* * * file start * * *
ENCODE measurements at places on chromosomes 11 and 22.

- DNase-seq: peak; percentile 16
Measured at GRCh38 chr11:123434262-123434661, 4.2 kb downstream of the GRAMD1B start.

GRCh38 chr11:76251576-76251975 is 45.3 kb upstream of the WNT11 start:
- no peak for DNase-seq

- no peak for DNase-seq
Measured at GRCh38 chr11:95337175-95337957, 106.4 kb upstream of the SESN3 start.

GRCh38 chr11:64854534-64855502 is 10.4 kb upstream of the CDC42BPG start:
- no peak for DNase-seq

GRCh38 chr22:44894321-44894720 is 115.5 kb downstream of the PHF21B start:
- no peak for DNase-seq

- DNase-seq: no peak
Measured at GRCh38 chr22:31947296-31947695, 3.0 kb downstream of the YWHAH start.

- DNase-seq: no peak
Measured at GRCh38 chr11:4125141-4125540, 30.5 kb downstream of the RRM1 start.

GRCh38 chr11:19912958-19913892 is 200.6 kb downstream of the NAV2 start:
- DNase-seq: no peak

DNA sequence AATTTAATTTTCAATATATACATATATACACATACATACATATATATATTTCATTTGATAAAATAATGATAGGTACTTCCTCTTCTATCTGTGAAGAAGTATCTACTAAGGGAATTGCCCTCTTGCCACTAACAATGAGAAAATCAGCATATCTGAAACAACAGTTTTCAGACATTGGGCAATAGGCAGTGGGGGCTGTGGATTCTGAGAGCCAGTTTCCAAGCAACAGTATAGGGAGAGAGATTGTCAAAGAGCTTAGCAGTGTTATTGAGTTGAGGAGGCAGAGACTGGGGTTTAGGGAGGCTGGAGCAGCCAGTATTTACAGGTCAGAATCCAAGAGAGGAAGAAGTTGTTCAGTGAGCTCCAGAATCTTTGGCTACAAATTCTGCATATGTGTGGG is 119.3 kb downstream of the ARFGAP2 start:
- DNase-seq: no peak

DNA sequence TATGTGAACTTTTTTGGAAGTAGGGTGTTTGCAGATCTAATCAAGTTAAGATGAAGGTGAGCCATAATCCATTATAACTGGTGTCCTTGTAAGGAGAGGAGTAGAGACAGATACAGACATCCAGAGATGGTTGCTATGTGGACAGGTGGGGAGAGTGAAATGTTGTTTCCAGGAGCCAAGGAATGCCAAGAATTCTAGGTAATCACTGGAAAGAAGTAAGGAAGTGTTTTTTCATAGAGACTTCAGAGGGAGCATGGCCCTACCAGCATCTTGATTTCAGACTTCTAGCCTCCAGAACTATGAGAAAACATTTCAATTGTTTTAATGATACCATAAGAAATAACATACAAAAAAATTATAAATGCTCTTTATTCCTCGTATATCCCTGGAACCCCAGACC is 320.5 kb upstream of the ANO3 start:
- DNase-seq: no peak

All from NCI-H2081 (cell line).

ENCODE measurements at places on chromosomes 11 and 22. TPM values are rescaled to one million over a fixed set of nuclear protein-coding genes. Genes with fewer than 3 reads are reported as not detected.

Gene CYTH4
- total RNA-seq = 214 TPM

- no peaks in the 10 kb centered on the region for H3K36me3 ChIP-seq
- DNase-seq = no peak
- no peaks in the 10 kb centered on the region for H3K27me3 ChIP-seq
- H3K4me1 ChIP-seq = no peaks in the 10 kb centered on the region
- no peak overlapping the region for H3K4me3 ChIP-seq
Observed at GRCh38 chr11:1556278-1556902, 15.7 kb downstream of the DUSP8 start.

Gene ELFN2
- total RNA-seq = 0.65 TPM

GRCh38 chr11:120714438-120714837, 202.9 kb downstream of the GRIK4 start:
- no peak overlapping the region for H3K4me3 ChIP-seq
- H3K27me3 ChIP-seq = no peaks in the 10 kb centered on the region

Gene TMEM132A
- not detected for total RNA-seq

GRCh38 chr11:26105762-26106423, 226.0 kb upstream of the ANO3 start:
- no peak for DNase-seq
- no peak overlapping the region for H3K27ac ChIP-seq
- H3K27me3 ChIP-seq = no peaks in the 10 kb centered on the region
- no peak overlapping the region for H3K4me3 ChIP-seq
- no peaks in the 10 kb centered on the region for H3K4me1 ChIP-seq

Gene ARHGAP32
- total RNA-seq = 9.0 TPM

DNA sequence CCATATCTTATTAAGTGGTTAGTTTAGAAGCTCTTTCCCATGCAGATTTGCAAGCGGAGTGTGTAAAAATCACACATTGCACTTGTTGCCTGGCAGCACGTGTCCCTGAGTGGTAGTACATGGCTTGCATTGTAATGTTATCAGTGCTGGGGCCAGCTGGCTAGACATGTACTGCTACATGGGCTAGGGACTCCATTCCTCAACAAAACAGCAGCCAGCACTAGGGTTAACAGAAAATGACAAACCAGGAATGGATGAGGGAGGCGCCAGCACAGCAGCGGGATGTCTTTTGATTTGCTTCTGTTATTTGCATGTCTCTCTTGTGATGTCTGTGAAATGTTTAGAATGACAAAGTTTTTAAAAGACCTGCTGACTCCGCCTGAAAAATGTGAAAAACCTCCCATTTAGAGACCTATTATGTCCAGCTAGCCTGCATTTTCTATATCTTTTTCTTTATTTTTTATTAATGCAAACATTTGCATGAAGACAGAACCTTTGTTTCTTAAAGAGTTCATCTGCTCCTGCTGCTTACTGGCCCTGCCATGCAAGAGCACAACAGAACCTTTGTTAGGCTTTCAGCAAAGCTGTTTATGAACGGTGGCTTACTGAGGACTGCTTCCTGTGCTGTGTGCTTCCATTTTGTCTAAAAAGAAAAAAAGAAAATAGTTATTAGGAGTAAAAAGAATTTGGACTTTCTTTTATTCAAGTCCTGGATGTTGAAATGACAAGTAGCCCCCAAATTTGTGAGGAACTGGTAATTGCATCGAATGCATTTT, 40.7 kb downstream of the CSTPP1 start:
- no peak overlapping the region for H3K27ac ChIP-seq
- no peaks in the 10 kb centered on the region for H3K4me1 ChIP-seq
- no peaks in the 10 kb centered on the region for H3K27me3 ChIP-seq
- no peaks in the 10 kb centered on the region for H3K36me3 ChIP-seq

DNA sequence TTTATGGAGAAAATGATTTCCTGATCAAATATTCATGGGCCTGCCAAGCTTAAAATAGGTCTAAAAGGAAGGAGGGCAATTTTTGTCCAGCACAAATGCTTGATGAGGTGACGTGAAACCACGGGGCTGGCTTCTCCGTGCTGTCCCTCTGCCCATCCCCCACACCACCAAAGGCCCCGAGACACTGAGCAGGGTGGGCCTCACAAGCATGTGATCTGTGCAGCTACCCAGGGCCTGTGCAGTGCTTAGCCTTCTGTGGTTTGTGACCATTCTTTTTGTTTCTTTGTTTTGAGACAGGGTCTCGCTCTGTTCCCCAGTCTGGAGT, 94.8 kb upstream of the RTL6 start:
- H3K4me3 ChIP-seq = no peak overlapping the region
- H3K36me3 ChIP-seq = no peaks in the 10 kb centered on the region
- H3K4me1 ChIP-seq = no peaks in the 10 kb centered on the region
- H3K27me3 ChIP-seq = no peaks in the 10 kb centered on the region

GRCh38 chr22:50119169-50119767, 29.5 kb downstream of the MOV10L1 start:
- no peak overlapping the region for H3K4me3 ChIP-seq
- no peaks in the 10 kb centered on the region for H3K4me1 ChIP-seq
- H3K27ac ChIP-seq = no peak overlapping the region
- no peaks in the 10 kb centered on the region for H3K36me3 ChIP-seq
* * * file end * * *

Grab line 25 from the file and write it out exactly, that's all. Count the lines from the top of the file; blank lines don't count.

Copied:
- total RNA-seq = 214 TPM